How a musical indie game went against the grain to explore the Deaf experience

2024-07-03 09:00


Screenshot from Harmonium: The Musical featuring Harper, a fairy character from the land of Harmonium who is deaf.
Image: That Odd Gentlemen

Harmonium: The Musical took a lot of time and resources, but according to its developers, it was worth it.

Before I even touched the demo of Harmonium: The Musical at Summer Game Fest earlier this month, I started bawling. It’s about a young deaf girl, Melody, who wishes to participate in the musical traditions of her hearing family. That desire leads her to an adventure in the magical land of Harmonium where music and sign language are the primary means of communication. But what really got me about this game is the dedication from its development team to not only make this game but make it right — with all of the costs and risks that entails.

Harmonium is the latest project from The Odd Gentlemen, an LA-based studio known for its revival of the Sierra Entertainment point-and-click adventure classic King’s Quest. Studio founder Matt Korba told The Verge that Harmonium was inspired by theater troupes like Deaf West that incorporate sign language into their productions. But in developing Harmonium, Korba said he wanted a game that went beyond what he felt most studios do when tackling representation. “Usually on projects like this, the script will be written in English, and [developers will hire] a consultant at the last minute that knows sign language, and they’ll just translate,” Korba said.

Screenshot from Harmonium The Musical featuring the character Melody, a young deaf Filipino girl standing next to the text “Deaf and signing proud.” image: The Odd Gentelmen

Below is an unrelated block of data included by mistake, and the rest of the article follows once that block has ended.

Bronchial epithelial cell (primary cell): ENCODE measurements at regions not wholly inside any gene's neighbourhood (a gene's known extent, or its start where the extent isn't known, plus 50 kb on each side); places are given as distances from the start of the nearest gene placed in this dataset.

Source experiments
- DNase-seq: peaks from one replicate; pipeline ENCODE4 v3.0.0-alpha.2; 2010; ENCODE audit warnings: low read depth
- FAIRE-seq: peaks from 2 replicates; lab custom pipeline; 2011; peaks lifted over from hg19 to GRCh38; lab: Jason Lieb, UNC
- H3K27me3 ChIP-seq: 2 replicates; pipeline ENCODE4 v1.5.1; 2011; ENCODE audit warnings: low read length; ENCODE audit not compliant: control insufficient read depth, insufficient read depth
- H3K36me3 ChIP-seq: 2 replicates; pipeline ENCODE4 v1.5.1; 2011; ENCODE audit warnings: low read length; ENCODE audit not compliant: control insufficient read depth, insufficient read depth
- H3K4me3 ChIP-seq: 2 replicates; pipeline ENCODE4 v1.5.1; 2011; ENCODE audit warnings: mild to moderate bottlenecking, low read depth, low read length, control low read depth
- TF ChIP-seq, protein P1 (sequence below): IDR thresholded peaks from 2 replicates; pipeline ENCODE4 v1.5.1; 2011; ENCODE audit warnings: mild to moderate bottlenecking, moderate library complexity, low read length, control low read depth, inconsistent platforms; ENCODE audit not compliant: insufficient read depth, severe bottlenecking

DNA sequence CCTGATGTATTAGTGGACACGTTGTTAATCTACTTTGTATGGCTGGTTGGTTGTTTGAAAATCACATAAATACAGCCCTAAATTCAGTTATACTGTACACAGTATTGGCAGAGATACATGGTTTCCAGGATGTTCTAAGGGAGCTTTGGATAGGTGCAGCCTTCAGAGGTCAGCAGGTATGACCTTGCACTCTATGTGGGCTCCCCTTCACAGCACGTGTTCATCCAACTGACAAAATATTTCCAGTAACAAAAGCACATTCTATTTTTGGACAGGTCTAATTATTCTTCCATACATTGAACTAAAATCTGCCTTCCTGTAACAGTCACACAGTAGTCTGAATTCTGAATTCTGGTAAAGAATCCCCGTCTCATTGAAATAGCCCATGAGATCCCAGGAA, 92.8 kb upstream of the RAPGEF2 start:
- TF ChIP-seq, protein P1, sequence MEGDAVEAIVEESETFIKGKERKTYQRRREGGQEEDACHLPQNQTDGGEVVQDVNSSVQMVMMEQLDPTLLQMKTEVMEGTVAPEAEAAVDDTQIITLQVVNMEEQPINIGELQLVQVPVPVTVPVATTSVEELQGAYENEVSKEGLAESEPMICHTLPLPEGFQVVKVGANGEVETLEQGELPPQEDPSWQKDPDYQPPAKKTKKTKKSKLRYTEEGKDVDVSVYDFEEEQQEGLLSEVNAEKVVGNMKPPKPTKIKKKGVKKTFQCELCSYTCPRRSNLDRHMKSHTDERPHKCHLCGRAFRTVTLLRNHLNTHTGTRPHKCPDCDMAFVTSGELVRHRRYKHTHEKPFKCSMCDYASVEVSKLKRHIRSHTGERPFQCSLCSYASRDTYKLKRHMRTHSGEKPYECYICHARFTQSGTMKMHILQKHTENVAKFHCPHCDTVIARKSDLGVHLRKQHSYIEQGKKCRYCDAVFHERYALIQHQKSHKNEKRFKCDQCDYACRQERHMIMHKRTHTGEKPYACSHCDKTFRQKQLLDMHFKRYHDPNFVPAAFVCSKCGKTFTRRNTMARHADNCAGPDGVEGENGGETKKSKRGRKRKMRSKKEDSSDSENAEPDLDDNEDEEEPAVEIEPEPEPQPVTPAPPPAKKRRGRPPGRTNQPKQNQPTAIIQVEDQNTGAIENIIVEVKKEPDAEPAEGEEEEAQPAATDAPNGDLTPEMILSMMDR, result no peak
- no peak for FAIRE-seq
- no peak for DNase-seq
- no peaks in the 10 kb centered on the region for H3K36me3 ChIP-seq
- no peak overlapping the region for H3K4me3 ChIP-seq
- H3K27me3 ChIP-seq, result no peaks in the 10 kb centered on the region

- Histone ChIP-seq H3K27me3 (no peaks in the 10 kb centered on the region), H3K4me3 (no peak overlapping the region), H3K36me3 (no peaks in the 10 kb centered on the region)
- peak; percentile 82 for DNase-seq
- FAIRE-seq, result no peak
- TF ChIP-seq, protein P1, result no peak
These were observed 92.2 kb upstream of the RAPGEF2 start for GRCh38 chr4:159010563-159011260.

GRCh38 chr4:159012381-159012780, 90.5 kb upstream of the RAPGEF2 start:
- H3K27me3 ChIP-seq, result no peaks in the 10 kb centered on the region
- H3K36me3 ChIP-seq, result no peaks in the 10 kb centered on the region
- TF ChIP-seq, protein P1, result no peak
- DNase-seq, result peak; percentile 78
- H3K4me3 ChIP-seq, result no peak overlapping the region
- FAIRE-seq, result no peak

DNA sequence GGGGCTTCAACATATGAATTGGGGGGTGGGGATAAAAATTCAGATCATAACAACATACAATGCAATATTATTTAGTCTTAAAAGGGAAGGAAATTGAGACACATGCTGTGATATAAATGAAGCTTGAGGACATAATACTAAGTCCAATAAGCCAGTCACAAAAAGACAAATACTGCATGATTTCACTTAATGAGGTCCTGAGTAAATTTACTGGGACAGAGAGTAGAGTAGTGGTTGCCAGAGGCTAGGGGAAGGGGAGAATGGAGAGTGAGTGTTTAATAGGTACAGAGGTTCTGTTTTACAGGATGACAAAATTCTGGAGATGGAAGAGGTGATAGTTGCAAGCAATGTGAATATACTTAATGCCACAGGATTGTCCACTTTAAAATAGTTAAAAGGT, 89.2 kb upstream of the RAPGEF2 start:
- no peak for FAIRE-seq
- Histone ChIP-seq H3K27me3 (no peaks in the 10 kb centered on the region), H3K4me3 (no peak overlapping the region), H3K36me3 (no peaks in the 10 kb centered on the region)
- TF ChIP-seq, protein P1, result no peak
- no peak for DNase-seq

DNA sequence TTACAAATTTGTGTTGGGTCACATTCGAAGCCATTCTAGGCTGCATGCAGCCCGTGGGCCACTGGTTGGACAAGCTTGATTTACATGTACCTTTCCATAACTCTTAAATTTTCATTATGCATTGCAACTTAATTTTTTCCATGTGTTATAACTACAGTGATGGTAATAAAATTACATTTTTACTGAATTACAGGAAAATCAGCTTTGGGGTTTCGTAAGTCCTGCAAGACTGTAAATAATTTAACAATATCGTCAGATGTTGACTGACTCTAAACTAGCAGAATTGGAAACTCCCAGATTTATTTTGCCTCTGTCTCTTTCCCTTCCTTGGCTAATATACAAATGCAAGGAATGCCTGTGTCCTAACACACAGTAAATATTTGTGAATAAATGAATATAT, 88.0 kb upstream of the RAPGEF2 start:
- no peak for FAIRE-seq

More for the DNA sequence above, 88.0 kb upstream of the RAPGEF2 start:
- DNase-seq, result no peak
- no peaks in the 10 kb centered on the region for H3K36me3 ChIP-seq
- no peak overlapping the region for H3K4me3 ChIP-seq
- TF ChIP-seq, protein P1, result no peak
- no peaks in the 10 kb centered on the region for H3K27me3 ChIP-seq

To Korba, Harmonium required a “ground-up approach” that, from day one, integrated the people with the same lived experiences as the characters created for the game. That included engaging the Southern California Association for the Deaf and recruiting deaf developers and artists. This led Korba to Matt Daigle, a deaf artist, performer, and graphic designer notable for creating the international symbol for breastfeeding and his webcomic That Deaf Guy depicting the everyday life of a mixed-hearing family. He also found Søren Bro Sparre, a deaf animator from Denmark whose hiring introduced the challenge of communicating not only in English and American Sign Language but in Danish Sign Language as well.

For Daigle, Harmonium is a way to share more of Deaf culture, including dispelling what he called the cultural myth that music isn’t for deaf people. “I relate to Melody because I grew up in a family of musicians, and I played the clarinet,” Daigle signed in our interview with helpful translation from his interpreter. “It’s good to show that a person who was hearing who became deaf can still enjoy music, and that deaf people enjoy everything in their own way.”

Though Daigle’s role was to inform Melody as a deaf character, there were other elements of her character that he could not speak to. Melody is Filipino, Korba explained, and her experiences as a person are influenced by her cultural heritage as well as her deafness.

“As we got deeper into development, we realized there was a cross-cultural difference,” Korba said. “We had to laser focus and try to find people with lived experience and the [right] background, so we ended up finding two actresses who are both deaf and Filipino that we use for reference accuracy.”

That level of specificity took work; the game’s story had to be rewritten three times. But Korba also explained that all those little steps taken in service to authenticity made the game better than what it would have been without it.

“One of our early passes on the script had a lot of deaf struggles in it,” Korba said. Originally, Melody’s father wasn’t going to use sign language, emulating a common problem between deaf children and their hearing parents. But in testing this story with deaf participants, they found that despite the fact this was a common scenario for deaf people, they rejected it anyway, telling the developer that “I don’t want to see that in a video game.”